We’ve all heard the argument that children fare better when they’re brought up in a traditional nuclear family with a mum, a dad and possibly a biological sibling or two. But is this argument based in fact?
Professor Susan Golombok, director of the Centre for Family Research at the University of Cambridge, and the author of We are family: what really matters for parents and children, has been studying non-traditional families for over 40 years.
Here’s what her findings tell us about what children really need in order to thrive:
Listen to Susan Golombok on Feed Play Love
Why we assume traditional is best
After World War II through to the ’60s and ’70s, two-parent heterosexual families were the norm and assumed to be what was best for children. Before this time, “Very occasionally parents did separate,” says Susan, “but usually there was a huge amount of stigma associated with that. So, it was an assumption, and this assumption hadn’t really been tested very much.”
When non-traditional families started to appear in the ’60s and ’70s, arguments were made that we still hear today: “That fathers played an important role in terms of children’s gender development, but also in terms of their emotional and social development,” says Susan, “or that children ‘needed’ two parents – so these two things were slightly conflated.”
Many people were opposed to non-traditional families and, “Particularly against lesbian mothers … but for other people, it was more a matter of they assumed that children would be harmed psychologically by growing up with two mothers, because this was something that most people hadn’t ever thought about, never mind met anybody in that situation. So it was a genuine concern that the children, you know, might in some way be distressed by this.”
What actually negatively impacts children?
The research on children and divorce at the time did show that these children were at a higher risk of developing emotional and behavioural problems and performing poorly when compared to their peers in school. But when this research was investigated more thoroughly, it turned out that what was negatively impacting children “wasn’t so much not having a male figure in the family,” explains Susan. “It wasn’t so much just having one parent, it was more to do with things that went along with separation and divorce … parents fighting, often for years before the divorce took place; or lack of social support for single mothers; or mothers coming out of a difficult marriage, often having depression or anxiety and mental health problems themselves.”
Susan explains that this whole range of factors, including the financial problems that single mother families face after divorce, were what was actually problematic for children, rather than whether or not there was a father present in the home, or whether children lived in a household with their biological mother and father.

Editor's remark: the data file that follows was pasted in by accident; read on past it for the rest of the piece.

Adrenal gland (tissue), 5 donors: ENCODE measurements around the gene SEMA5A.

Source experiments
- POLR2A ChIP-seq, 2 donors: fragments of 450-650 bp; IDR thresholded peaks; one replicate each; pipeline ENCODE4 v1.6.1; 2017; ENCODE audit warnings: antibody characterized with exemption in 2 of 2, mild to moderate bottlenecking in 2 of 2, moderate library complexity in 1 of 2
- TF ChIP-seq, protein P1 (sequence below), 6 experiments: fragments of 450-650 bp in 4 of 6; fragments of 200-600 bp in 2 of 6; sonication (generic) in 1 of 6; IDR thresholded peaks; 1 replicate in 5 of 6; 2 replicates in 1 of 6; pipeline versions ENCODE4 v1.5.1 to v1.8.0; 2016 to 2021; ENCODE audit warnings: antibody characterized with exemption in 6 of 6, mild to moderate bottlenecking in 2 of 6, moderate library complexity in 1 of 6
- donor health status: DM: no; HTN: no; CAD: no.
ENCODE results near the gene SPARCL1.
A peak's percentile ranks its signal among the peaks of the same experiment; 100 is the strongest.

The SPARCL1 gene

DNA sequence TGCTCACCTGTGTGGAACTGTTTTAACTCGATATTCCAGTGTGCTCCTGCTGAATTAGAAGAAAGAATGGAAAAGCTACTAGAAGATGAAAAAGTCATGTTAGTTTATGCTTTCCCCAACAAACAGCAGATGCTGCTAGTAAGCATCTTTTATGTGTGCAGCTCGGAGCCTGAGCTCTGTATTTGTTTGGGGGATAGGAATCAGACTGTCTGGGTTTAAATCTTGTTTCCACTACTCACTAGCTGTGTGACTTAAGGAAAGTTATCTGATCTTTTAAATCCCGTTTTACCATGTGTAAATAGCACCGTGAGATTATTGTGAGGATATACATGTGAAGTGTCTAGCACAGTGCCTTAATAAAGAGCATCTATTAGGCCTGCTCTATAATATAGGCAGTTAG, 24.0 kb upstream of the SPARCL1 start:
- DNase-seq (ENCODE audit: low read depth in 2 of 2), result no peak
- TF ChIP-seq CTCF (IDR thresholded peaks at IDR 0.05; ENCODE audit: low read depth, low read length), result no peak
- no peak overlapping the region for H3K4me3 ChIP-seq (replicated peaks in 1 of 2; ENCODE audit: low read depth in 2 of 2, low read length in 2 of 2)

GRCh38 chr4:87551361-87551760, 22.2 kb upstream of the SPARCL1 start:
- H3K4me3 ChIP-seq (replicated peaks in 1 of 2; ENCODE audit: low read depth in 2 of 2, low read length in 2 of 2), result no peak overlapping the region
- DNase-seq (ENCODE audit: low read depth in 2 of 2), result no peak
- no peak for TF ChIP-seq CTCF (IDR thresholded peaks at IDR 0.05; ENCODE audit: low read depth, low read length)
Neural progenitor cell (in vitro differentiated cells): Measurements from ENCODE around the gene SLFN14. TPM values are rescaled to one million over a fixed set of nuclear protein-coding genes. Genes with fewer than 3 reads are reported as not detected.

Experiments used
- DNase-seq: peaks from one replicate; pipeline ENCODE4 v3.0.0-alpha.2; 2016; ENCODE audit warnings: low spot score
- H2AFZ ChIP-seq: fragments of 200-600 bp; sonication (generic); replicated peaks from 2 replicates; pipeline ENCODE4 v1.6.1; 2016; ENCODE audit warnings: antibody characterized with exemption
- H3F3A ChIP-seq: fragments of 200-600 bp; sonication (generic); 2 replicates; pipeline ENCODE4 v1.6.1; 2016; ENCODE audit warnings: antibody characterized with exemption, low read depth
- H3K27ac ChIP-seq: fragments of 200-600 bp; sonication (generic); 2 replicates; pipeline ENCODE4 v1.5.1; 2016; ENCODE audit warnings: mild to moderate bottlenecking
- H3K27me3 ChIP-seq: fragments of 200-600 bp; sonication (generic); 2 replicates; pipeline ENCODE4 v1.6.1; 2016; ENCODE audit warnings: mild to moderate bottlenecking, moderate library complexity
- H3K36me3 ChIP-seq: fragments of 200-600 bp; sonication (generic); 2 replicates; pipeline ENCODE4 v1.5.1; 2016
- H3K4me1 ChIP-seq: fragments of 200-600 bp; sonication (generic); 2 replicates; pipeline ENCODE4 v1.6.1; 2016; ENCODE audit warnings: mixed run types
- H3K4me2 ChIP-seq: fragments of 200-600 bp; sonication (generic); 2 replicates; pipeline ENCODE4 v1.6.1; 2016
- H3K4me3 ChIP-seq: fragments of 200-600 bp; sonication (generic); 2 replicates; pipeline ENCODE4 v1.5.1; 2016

Non-traditional versus new families
In her book, We are family: what really matters for parents and children, Susan differentiates between non-traditional families and new families. “Non-traditional families are generally what we think of as single mother families following divorce, or single mother families that are formed unintentionally, or step-families.”
New families include same-sex parents, single mothers by choice, or families who have been made possible through assisted reproduction, such as IVF, egg donation, surrogacy or donor insemination. The parents in these families, says Susan, “have struggled so hard to have children, either medically – often following years of infertility treatment – or in terms of the negative social attitudes and hurdles they’ve had to jump over in order to become parents … those who stay the course are people who really want to be parents. And these people, when they do eventually become parents, become very committed parents generally.”
What children really need: good-quality relationships
We talk a lot about love, and love is important. But love isn’t everything, says Susan. “What really matters for children is the quality of relationships within their family … children need to feel secure. They need to feel that their parents are listening to them; that they’re sensitive and understanding of whatever they may be going through. And that they just feel that kind of emotional security … also that their parents are interested in them, they do things with them, practical things as well as emotional.”
In a nutshell, kids need stability and security and affection and love. These are the things that are more likely to result in well-adjusted happy children.
The next step: inclusivity for all families
We’ve come a long way in our attitudes towards non-traditional and new families, but we still have a long way to go. “When I started this research in the 1970s,” Susan points out, “the idea that in 2020 … we would have same-sex marriage in around 30 countries of the world? You know, it was just unimaginable.”
At that time people were also concerned that children growing up in non-traditional homes might have problems in relationships with their peers or they might be bullied at school. “I have to say,” says Susan of the bullying, “that does still go on. What we find is … when these children had problems it was to do with school. Their families weren’t accepted. When other kids bullied them because of their family, the schools wouldn’t do anything about it.”
The change we need to see now is from policy makers. For a long time, children from non-traditional and new families couldn’t see anything in their outside world that reflected back to them or normalised their experience of family. “They didn’t see families like theirs in the books they read and the films they watched,” Susan points out. “All these things can make a big difference to children. So I think that’s where we should put our attention.”